As for the GHE, my understanding is that the feedback on the basic radiative driven warming is positive, and that paleo data supports the Charney range (eg. Annan and Hargreaves). But I am having a break from sea ice until April and am too busy to get into a discussion on that: My day job (I'm an engineer) and some electronics I am working on in my spare time.

Anonymous said...

Hi Chris,
Comment on the average of your table - I think you may have forgotten to area-average? If you want the avg. for the globe, you need to take in to account the fact that 1 degree of latitude at the equator covers a much larger area than 1 degree near the pole. So you need to weight your average by the cosine of the latitude - this should pull your value of 295Wm-2 closer to 340 Wm-2 (=S_o/4. The total energy incident of the Earth's surface is s_0*area of Earth's disc. The average of this over the globe is s_0*area of Earth's disc/surface area of Earth. If you model Earth as a sphere, then this is s_0/4. In reality there is some small deviation as the earth is a slightly prolate spheroid).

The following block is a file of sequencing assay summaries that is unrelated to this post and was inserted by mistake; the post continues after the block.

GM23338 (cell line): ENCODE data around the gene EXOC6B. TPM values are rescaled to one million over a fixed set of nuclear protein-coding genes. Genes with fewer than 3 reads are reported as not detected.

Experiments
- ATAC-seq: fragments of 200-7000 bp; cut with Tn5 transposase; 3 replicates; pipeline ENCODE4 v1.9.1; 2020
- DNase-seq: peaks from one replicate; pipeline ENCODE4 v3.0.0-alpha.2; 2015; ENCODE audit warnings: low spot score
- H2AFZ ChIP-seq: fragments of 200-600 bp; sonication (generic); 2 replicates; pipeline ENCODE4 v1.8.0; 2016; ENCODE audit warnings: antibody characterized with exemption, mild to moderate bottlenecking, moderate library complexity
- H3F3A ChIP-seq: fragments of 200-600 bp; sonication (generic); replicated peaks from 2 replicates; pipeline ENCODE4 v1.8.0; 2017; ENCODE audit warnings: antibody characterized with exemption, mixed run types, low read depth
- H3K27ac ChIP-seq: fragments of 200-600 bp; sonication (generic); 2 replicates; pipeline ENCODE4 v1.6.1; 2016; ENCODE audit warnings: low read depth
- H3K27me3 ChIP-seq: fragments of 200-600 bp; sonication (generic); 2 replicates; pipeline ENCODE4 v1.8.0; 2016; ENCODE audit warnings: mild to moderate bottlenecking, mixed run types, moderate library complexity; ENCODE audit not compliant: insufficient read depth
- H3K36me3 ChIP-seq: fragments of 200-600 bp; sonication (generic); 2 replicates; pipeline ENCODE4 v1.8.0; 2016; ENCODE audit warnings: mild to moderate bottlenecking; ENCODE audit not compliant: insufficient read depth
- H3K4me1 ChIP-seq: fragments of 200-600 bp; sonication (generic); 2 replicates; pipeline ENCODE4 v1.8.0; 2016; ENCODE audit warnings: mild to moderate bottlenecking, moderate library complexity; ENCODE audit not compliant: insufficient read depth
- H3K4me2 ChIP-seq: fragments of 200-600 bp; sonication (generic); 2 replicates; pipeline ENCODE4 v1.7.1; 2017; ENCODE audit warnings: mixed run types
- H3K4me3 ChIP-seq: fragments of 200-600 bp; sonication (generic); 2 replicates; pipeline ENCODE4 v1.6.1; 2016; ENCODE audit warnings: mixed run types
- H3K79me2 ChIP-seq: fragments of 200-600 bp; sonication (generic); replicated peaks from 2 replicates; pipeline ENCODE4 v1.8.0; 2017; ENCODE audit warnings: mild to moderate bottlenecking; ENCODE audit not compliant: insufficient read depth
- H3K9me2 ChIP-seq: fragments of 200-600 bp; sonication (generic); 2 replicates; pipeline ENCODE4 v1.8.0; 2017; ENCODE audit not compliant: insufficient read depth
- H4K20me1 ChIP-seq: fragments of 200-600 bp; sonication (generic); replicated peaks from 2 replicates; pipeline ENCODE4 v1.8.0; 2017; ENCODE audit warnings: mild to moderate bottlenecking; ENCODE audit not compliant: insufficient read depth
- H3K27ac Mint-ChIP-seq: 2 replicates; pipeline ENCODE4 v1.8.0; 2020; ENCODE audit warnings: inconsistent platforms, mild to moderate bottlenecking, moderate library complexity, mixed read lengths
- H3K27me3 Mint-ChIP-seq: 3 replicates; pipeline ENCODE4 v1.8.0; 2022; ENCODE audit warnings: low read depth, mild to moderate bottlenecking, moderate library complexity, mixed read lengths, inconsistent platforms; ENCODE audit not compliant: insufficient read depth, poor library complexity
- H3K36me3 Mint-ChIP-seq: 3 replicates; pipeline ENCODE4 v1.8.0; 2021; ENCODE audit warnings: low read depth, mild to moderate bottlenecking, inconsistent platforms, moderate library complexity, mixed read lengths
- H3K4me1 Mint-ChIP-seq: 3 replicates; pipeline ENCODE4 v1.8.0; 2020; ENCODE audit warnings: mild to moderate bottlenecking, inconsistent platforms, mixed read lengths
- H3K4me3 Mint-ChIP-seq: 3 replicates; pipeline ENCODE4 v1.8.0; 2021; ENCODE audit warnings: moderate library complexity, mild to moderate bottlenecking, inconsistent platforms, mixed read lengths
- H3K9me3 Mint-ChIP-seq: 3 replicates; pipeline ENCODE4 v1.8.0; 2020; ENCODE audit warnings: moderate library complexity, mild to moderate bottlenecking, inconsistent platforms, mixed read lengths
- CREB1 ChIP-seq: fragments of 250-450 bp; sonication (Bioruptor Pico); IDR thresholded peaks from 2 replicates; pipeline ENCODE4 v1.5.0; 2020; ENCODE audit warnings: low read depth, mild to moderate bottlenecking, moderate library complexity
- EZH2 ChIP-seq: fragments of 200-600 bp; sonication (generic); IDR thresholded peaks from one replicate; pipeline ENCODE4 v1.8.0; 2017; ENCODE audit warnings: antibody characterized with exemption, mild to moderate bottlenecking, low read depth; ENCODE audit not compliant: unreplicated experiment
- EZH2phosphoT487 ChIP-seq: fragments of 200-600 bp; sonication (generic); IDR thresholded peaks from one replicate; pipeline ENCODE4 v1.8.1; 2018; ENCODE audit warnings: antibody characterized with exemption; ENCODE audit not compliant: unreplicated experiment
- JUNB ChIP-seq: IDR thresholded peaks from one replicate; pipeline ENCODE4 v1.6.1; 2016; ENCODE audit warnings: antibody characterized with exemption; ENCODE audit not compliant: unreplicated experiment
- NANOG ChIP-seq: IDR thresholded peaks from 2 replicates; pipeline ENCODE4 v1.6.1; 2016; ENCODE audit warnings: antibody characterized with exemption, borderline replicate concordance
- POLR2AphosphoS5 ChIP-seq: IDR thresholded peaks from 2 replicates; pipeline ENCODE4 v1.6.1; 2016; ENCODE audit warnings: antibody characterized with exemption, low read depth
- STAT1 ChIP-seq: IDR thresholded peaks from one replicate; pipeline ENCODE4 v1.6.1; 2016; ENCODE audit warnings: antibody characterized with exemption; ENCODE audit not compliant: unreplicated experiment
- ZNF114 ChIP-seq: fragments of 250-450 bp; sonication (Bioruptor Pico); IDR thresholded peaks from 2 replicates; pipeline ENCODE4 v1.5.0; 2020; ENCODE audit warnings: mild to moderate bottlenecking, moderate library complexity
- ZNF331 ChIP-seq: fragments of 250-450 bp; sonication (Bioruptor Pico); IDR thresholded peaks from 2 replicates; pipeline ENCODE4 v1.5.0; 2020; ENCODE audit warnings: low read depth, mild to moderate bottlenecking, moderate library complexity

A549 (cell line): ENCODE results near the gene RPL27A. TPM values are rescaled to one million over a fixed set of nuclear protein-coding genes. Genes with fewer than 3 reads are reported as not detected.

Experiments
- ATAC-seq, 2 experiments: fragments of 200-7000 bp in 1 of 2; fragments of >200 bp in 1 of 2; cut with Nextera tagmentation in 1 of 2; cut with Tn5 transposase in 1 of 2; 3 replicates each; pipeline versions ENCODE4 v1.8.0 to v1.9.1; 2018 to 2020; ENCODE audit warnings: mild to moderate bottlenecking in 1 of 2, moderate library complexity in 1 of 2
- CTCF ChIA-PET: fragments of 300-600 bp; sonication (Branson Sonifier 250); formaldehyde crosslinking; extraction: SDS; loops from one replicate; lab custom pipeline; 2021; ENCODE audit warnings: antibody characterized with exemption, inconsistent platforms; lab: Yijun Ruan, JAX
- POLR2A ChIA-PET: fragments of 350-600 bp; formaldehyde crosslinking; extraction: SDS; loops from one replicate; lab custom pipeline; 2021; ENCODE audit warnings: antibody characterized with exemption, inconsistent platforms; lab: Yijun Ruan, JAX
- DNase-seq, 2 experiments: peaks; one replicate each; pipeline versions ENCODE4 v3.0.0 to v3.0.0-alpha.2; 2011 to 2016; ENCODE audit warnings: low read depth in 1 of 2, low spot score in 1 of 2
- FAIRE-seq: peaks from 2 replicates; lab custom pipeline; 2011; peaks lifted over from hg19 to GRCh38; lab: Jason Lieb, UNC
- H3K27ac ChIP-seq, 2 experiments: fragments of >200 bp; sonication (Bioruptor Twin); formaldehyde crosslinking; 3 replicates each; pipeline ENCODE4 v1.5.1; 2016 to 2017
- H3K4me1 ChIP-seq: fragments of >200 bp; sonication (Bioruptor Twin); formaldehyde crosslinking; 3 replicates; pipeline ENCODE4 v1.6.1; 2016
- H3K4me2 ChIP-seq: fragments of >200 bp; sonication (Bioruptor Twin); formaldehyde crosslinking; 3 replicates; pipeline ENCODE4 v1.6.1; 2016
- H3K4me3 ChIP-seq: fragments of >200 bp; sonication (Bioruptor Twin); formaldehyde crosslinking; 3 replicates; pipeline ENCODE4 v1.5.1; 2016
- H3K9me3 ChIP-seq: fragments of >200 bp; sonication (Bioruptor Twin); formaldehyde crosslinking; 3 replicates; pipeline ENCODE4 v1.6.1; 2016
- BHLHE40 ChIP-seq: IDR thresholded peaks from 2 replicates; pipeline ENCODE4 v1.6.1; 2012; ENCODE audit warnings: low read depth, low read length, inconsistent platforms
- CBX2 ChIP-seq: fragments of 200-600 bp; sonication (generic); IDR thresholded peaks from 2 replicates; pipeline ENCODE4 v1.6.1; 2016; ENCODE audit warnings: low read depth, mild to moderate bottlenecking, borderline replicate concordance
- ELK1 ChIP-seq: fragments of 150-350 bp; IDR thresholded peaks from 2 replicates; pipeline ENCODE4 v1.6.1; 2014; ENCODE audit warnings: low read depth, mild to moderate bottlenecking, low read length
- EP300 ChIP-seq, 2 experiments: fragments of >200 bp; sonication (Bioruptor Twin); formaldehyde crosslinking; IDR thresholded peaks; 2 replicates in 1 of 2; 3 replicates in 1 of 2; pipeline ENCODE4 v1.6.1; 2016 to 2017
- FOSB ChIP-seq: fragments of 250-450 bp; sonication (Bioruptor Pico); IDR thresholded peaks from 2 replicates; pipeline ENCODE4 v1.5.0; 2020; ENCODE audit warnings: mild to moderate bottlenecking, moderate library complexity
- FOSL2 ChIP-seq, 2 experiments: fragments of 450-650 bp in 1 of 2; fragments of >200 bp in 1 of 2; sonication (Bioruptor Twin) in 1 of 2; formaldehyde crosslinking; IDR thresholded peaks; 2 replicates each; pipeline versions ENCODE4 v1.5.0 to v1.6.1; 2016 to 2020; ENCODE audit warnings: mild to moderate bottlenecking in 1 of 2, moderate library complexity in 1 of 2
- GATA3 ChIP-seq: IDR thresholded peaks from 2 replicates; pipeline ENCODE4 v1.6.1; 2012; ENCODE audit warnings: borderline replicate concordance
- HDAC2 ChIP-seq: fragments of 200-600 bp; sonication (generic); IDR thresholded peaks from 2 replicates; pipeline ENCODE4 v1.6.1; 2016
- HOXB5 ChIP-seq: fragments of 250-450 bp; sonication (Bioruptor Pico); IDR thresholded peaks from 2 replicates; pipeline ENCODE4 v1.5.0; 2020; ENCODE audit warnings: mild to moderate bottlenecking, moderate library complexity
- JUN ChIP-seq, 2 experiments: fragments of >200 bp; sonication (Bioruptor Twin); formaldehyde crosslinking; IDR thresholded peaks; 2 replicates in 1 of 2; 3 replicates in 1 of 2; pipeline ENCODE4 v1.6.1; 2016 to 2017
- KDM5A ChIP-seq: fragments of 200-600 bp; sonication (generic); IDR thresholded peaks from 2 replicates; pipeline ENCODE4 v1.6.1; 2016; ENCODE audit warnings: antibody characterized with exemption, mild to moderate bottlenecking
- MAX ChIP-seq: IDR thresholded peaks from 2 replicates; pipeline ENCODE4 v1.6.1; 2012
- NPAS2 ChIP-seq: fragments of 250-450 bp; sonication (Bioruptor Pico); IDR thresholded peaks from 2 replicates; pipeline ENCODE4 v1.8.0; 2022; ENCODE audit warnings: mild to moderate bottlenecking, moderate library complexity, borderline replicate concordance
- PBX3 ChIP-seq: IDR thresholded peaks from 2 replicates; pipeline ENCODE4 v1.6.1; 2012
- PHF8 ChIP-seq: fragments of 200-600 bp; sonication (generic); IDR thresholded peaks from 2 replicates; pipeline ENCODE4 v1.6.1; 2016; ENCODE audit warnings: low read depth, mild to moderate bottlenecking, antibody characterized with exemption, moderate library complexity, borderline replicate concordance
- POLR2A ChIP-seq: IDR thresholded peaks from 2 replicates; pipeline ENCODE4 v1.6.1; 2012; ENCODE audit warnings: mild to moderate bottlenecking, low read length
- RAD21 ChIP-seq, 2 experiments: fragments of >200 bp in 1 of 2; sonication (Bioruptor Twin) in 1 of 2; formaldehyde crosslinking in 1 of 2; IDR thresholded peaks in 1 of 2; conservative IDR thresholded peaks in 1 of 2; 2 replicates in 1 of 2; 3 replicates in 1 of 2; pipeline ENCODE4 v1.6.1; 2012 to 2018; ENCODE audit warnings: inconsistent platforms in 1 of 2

Chris Reynolds said...

Hi Anon,

Perhaps, it's been nearly a year since I last looked at this and I'm too busy to get back into it. The table is just points at the vertices of the stated lat/lon, not a grid box average.

Anonymous said...

The maximum solar insulation is different by times of year due to eccentricity of the earth.

Chris Reynolds said...


Feel free to post a link to your improved model incorporating that and any other factors you want to incorporate.

Ed said...